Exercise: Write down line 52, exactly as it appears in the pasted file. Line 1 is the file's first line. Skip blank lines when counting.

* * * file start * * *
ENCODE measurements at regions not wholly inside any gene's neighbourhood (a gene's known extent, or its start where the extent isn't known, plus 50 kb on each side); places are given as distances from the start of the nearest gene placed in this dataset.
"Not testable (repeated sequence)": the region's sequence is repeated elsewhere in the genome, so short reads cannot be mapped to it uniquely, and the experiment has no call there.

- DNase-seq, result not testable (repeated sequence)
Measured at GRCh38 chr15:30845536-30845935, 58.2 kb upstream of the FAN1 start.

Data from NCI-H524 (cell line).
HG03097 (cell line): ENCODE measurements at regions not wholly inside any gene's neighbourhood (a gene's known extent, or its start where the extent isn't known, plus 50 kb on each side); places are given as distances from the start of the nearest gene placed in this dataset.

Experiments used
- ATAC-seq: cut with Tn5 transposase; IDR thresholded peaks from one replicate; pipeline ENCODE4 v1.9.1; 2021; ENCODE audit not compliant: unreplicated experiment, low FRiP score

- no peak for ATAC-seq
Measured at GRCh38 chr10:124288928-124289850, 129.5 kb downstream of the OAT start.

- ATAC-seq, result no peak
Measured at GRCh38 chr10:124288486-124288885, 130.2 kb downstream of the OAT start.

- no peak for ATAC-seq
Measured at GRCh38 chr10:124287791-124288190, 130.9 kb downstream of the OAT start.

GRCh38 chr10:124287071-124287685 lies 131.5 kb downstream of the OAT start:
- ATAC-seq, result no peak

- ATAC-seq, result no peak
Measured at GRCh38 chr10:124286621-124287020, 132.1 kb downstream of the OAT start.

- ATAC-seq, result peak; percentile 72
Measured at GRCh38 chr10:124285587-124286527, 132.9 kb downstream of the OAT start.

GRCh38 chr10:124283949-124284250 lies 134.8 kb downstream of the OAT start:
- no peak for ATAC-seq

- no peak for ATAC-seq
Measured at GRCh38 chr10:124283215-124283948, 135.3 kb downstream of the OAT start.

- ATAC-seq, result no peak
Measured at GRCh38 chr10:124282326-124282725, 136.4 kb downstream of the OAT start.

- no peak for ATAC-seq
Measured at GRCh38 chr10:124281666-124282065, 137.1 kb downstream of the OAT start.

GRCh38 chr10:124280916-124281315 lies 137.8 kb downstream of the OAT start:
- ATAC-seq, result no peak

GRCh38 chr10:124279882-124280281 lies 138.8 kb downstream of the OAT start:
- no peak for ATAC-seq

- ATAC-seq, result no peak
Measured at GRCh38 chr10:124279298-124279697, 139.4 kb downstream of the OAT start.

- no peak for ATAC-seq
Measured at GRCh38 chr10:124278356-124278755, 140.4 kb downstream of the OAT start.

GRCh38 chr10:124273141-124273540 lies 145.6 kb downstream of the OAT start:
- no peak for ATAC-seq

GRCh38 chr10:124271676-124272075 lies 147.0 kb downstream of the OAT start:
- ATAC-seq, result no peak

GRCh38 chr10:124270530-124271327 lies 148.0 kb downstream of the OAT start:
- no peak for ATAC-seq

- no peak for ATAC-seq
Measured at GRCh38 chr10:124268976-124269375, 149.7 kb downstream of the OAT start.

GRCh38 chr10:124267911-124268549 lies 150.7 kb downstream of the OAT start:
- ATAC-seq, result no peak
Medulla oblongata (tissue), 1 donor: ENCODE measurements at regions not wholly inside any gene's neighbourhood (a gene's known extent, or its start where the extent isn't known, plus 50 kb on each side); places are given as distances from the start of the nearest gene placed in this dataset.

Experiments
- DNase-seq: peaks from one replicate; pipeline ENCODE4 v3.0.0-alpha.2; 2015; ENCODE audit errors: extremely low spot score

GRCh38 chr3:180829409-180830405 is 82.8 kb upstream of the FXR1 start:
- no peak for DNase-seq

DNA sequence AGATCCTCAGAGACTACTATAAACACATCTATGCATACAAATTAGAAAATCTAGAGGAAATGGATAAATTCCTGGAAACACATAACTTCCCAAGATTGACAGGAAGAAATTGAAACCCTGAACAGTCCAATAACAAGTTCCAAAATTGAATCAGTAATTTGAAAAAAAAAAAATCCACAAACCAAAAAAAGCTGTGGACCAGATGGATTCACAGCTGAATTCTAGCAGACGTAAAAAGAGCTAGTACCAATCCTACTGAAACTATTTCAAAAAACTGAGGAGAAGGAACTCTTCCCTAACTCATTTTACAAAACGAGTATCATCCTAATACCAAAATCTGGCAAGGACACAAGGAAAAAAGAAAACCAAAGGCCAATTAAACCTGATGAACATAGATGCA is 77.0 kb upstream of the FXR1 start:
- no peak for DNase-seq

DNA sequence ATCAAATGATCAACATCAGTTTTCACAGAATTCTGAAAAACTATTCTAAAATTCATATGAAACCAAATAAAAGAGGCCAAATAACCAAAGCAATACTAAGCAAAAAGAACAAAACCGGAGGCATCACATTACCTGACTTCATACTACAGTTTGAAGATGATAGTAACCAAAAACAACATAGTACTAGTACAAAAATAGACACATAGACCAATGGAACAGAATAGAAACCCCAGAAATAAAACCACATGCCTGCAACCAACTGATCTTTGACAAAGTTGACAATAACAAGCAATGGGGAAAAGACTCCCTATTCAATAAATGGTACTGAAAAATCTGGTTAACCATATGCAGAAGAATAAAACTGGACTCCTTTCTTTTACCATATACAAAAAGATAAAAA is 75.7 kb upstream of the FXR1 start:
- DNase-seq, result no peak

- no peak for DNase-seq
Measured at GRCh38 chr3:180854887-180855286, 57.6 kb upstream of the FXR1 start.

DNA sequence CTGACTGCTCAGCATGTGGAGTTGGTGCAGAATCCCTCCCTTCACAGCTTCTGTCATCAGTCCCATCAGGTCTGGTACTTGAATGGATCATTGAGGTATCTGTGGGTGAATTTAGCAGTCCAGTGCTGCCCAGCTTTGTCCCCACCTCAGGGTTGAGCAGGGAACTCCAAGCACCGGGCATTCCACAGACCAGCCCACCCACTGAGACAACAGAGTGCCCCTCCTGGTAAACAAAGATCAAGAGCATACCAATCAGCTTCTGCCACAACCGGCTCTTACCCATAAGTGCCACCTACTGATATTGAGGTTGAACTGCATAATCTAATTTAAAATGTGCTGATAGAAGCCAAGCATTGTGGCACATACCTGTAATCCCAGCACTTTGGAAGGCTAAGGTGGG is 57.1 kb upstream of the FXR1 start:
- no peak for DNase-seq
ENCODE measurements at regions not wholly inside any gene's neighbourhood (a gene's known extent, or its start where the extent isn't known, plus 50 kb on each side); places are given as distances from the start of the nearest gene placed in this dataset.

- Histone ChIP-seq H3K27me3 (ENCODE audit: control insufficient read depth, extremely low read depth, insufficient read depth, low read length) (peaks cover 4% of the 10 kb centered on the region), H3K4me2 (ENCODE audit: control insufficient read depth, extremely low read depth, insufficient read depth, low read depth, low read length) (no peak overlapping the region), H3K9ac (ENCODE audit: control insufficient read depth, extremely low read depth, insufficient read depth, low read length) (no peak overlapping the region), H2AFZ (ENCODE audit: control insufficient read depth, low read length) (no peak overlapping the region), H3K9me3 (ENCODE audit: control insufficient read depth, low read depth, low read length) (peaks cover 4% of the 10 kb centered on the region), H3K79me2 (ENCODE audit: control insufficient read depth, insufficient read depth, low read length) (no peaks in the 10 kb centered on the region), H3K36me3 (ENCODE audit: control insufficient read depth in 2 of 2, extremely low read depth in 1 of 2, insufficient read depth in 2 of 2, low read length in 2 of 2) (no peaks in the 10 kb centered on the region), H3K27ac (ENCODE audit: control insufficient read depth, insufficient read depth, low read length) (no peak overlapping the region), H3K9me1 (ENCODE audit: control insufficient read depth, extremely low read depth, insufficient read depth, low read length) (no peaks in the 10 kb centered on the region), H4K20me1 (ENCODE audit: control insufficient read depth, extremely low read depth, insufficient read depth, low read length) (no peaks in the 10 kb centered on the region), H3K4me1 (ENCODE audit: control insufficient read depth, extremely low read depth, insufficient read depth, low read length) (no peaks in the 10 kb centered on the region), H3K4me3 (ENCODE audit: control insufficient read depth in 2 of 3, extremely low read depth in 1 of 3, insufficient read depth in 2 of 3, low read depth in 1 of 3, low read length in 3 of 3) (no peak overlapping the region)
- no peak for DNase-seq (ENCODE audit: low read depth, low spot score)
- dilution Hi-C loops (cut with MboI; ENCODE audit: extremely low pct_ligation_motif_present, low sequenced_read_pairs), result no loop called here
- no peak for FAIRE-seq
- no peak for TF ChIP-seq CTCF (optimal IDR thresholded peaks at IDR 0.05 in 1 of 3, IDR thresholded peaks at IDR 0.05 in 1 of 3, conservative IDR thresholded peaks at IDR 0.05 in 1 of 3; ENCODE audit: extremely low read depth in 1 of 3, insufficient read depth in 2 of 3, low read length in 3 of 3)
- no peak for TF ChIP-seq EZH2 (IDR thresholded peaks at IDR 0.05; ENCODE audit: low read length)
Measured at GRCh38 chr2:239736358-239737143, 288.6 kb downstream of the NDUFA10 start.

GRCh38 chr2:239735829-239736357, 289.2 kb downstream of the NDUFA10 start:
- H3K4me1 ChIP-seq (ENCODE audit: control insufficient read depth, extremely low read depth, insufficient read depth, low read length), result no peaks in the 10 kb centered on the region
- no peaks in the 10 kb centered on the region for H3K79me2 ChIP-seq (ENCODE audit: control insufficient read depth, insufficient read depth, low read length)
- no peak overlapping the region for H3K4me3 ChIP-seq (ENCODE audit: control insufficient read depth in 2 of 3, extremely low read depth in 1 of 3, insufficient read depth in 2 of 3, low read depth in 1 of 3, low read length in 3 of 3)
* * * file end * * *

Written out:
DNA sequence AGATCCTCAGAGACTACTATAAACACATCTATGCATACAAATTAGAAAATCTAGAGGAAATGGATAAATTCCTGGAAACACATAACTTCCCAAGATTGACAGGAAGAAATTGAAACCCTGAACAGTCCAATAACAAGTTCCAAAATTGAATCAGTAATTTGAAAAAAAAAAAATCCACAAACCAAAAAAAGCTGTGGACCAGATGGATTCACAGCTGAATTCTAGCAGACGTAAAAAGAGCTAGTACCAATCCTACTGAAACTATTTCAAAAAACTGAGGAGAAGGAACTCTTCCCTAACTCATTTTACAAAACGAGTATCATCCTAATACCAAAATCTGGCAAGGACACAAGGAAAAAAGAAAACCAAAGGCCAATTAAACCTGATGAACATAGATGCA is 77.0 kb upstream of the FXR1 start: